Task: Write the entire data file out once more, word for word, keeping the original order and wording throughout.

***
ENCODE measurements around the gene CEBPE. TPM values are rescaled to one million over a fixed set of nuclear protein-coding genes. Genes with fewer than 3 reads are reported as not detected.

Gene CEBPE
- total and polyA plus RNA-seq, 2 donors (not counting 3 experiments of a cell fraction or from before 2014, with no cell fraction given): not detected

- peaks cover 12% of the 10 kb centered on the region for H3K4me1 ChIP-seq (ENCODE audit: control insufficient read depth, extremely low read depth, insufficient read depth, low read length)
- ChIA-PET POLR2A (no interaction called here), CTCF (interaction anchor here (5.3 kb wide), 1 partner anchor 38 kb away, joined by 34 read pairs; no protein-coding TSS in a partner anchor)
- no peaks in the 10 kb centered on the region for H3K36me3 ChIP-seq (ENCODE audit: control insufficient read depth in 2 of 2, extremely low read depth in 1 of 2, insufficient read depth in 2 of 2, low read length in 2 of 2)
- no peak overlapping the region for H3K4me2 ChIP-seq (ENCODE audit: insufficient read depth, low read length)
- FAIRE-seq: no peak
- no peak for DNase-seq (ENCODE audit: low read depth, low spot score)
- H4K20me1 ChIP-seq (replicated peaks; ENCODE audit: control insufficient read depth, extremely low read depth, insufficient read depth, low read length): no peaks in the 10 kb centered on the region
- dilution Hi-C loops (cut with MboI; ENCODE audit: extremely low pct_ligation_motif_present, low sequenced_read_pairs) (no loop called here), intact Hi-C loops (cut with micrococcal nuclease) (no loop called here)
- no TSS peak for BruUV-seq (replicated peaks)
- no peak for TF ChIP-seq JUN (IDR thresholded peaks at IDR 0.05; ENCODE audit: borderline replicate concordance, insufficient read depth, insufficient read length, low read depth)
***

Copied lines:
ENCODE measurements around the gene CEBPE. TPM values are rescaled to one million over a fixed set of nuclear protein-coding genes. Genes with fewer than 3 reads are reported as not detected.

Gene CEBPE
- total and polyA plus RNA-seq, 2 donors (not counting 3 experiments of a cell fraction or from before 2014, with no cell fraction given): not detected

- peaks cover 12% of the 10 kb centered on the region for H3K4me1 ChIP-seq (ENCODE audit: control insufficient read depth, extremely low read depth, insufficient read depth, low read length)
- ChIA-PET POLR2A (no interaction called here), CTCF (interaction anchor here (5.3 kb wide), 1 partner anchor 38 kb away, joined by 34 read pairs; no protein-coding TSS in a partner anchor)
- no peaks in the 10 kb centered on the region for H3K36me3 ChIP-seq (ENCODE audit: control insufficient read depth in 2 of 2, extremely low read depth in 1 of 2, insufficient read depth in 2 of 2, low read length in 2 of 2)
- no peak overlapping the region for H3K4me2 ChIP-seq (ENCODE audit: insufficient read depth, low read length)
- FAIRE-seq: no peak
- no peak for DNase-seq (ENCODE audit: low read depth, low spot score)
- H4K20me1 ChIP-seq (replicated peaks; ENCODE audit: control insufficient read depth, extremely low read depth, insufficient read depth, low read length): no peaks in the 10 kb centered on the region
- dilution Hi-C loops (cut with MboI; ENCODE audit: extremely low pct_ligation_motif_present, low sequenced_read_pairs) (no loop called here), intact Hi-C loops (cut with micrococcal nuclease) (no loop called here)
- no TSS peak for BruUV-seq (replicated peaks)
- no peak for TF ChIP-seq JUN (IDR thresholded peaks at IDR 0.05; ENCODE audit: borderline replicate concordance, insufficient read depth, insufficient read length, low read depth)